The Day After Veterans Day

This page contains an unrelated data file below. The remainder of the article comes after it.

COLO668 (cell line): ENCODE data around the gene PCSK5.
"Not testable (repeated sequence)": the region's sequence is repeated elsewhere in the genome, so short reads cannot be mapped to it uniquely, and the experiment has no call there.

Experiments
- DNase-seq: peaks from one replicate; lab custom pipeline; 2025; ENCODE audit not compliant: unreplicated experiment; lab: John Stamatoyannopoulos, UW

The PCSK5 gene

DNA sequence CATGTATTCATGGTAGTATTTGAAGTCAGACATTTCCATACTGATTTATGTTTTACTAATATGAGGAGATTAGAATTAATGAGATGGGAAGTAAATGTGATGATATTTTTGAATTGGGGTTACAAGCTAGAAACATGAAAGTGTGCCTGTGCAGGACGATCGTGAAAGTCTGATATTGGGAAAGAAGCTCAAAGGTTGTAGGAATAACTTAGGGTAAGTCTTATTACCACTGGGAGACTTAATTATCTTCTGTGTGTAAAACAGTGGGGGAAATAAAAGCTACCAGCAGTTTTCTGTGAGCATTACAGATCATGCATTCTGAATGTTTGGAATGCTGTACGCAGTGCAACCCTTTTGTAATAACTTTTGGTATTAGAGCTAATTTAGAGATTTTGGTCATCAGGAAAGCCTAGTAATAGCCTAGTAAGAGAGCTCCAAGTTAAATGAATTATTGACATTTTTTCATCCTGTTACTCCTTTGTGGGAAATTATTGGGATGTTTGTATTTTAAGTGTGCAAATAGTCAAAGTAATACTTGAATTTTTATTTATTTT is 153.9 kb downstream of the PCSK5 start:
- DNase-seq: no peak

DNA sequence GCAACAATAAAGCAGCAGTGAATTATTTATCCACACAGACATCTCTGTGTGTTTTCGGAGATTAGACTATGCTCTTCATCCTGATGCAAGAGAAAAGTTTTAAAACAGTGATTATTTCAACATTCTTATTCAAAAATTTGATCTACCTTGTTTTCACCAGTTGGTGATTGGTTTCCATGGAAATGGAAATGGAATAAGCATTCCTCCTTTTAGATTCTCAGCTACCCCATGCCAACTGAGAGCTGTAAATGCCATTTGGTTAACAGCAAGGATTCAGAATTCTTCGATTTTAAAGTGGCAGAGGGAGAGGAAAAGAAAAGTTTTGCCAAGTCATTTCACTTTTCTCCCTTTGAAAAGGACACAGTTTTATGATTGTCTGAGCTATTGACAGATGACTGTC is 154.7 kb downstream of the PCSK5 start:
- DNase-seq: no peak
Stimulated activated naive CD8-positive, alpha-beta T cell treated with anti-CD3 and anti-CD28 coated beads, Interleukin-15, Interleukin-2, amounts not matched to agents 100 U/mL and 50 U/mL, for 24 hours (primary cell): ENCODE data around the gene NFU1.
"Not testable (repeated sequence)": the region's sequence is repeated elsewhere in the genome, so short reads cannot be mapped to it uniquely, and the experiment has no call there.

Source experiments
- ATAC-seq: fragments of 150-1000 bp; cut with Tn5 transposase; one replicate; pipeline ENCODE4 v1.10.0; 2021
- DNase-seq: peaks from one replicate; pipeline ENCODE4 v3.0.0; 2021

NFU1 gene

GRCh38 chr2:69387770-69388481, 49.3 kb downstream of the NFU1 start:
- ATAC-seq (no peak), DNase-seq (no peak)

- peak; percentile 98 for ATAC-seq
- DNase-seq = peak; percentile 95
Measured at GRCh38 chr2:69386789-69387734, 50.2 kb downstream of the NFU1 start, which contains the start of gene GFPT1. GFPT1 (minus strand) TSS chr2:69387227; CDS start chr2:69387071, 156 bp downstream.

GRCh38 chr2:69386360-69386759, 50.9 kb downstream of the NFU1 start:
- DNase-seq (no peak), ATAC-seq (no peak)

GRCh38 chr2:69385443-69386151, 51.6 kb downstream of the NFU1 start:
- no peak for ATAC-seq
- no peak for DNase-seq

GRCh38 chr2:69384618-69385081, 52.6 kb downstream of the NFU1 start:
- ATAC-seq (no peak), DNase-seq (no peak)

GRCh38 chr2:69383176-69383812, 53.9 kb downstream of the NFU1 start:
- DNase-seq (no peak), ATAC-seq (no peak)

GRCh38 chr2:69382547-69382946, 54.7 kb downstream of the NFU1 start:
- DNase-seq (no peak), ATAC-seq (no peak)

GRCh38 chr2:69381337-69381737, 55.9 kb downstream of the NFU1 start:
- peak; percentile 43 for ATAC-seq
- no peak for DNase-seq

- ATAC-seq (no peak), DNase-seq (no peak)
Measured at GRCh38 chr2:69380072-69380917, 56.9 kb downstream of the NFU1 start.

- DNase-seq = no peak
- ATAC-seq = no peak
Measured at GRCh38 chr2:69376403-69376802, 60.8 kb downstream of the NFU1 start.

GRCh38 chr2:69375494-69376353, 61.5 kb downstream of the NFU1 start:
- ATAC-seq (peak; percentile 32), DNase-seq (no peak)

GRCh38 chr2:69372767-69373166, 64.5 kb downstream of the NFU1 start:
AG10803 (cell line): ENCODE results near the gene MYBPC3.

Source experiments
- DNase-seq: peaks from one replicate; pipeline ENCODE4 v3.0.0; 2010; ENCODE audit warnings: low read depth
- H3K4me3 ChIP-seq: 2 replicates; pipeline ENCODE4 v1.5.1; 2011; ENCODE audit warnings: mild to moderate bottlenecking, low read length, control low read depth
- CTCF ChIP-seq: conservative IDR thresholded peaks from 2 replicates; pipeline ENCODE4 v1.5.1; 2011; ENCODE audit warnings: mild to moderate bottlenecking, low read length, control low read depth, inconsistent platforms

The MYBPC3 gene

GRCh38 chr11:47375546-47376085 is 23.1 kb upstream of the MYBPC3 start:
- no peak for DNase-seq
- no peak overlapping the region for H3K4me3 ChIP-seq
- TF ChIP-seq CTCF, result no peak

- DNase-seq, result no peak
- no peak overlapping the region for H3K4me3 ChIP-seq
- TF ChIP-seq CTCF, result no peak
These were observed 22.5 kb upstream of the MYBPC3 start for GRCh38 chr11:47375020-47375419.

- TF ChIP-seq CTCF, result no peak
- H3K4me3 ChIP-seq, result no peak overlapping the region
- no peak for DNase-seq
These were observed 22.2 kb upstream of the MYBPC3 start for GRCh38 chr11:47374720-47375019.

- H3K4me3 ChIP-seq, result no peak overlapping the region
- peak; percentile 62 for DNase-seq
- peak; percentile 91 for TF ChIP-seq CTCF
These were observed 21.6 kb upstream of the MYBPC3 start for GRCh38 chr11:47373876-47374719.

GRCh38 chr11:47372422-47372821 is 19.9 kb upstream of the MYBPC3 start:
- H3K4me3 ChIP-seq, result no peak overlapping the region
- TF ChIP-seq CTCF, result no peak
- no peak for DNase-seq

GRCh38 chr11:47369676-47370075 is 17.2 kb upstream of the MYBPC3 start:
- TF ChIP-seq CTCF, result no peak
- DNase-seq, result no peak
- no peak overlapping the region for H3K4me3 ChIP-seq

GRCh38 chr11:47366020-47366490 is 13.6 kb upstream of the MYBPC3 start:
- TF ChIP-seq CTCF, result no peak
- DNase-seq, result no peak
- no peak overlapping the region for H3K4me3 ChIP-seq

Sherod was named for his uncle who died while flying for the air force during World War II. Sherod arrived in Vietnam on Christmas Eve, 1967, just in time for Tet, and all that followed in 1968. Lynn, his sister, had also married an air force officer, also an aviator, who died in a helicopter crash in Southeast Asia just a couple of years later, leaving behind 4 daughters including Kim. Also a helicopter pilot who served in Kosovo, the first Gulf War, Iraq and Afghanistan, Kim retired as Lt Colonel from the army almost 2 years ago. My family of origin does not have much in the way of military stories to tell–in fact, maybe none. But I have come to know a lot about being part of a family that does. Some of the stories are breathtaking–inspiring, noble, heroic. But the day in and day out of serving or being a veteran: not so much. It is good to observe Veterans Day. It should not tempt us to glamorize military service too quickly or forget the cost of war too easily…sherod


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